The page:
Author Interview: Cathy Frizzell


This month’s Artist Interview is author Cathy Frizzell! Cathy’s published books with Bold Strokes Books, won the Debut Author Award in 2014 and is the definition of awesomeness.

BOM: Do you write full time?

Frizzell: I’m so lucky to write full time, and I never thought I’d be able to say that. It is a dream come true for a writer. Health reasons led me to early retirement from the telecom industry in late 2014, and the amazing support of my wife, Kathy, has made all the difference in the world. I’ve written since childhood, and just as a hobby for years after, but it’s something I’ve always been driven to do. I began a twenty-two-year career in community journalism as a teenager, so from a young age, I learned respect for the power of the written word. My experience ranged from reporting news and sports to writing features and editorials and included positions as reporter, photographer, design/layout artist, advertising production, editor and, finally, publisher of my own weekly community newspaper. The career didn’t pay well but taught me to fine-tune my writing and emphasize details, invaluable skills for my writing today.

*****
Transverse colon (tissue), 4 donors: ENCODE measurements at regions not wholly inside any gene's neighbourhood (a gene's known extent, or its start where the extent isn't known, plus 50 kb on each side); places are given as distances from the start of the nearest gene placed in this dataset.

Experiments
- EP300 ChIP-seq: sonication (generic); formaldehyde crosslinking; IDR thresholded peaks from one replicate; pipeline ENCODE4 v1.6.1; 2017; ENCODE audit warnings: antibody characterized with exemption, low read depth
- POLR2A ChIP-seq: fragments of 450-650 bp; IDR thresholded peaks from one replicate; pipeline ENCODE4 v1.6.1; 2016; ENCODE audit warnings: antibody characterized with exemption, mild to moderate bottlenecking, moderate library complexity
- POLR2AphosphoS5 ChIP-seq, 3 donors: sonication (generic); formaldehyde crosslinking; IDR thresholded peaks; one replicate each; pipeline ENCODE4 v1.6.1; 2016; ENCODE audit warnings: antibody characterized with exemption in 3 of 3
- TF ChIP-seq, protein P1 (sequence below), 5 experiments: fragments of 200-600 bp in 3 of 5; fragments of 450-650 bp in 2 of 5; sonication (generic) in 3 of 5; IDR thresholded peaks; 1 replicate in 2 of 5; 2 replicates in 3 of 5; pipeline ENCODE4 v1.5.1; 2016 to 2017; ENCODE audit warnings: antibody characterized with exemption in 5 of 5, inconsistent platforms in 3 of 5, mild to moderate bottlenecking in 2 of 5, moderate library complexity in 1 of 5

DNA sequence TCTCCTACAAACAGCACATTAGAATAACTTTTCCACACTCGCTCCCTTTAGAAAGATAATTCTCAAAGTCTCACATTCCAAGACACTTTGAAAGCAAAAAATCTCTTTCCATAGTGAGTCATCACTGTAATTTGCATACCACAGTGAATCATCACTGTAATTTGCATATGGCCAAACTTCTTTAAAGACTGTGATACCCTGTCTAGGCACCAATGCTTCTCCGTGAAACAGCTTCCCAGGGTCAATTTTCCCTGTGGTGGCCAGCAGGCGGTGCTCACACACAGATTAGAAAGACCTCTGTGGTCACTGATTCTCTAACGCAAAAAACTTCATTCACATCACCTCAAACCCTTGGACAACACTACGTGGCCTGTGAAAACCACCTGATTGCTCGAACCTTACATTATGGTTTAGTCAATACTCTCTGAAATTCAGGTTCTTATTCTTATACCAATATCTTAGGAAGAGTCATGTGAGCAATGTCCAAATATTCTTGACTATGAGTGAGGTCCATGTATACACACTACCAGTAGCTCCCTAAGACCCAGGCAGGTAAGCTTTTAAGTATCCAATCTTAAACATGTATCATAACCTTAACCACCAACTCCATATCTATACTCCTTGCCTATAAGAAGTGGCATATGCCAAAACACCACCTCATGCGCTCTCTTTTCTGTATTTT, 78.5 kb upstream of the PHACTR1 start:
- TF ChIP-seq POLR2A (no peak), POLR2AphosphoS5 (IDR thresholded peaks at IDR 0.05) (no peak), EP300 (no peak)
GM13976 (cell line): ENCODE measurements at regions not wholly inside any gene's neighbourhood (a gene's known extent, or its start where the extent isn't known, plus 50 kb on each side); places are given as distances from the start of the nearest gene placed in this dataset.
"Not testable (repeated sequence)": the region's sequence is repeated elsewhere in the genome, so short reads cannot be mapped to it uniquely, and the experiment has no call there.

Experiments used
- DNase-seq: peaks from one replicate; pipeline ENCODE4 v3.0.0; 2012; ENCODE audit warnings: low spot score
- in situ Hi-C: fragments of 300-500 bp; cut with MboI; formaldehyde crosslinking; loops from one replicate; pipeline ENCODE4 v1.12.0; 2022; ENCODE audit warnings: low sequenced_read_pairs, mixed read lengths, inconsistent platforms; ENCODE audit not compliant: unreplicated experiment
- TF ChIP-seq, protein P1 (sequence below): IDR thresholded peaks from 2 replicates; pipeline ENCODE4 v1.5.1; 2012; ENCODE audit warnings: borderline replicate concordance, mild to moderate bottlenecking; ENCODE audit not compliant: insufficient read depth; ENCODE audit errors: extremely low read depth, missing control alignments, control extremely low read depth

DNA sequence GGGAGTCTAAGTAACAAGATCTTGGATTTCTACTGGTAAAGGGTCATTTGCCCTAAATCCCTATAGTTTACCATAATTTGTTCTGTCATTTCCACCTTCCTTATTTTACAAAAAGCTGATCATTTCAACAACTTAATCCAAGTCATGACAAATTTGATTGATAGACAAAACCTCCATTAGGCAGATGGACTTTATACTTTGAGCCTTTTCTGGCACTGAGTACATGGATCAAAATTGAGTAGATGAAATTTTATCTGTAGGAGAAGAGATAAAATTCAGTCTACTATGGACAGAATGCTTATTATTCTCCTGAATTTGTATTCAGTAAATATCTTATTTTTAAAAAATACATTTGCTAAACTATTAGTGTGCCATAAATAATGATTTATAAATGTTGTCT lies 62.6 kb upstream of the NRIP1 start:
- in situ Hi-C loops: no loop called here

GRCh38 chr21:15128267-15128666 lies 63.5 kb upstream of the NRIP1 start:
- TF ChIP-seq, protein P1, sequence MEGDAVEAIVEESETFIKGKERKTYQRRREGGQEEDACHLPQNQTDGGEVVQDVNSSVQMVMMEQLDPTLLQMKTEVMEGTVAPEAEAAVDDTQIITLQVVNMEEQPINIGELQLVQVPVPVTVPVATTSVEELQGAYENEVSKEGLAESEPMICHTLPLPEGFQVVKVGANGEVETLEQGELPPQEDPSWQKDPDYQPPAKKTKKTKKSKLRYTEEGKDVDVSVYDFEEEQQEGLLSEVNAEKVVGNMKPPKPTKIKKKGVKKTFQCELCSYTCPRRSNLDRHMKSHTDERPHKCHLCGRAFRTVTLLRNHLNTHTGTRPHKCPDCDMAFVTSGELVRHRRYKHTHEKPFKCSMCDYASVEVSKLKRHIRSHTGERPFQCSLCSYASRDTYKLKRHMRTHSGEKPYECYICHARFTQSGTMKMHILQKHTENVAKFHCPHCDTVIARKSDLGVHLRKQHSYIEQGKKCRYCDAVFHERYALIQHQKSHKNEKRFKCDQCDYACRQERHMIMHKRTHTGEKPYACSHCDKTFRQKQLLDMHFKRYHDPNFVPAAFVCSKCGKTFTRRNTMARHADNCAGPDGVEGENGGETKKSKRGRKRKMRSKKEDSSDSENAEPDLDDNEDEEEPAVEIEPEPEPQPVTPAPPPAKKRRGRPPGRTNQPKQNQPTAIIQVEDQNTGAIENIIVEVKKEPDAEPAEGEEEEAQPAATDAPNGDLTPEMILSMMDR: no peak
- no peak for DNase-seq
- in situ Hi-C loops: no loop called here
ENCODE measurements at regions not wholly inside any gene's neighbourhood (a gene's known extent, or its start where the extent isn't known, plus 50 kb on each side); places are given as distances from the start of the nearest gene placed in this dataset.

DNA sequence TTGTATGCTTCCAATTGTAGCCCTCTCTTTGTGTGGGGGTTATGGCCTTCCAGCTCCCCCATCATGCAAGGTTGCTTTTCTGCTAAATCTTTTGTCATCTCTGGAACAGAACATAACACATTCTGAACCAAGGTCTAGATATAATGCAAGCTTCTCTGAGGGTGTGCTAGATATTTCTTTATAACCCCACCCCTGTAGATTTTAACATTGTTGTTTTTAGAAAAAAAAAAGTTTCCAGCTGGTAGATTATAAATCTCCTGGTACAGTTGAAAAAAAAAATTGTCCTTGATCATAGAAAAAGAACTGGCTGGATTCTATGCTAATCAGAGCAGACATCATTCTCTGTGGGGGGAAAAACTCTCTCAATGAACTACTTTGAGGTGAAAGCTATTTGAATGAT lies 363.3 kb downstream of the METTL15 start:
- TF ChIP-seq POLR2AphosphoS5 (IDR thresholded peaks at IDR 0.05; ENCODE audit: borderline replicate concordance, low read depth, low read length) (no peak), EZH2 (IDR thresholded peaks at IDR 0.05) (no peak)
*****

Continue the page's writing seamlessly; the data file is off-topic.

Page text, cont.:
BOM: Can you describe what’s it like to partner with a publishing company?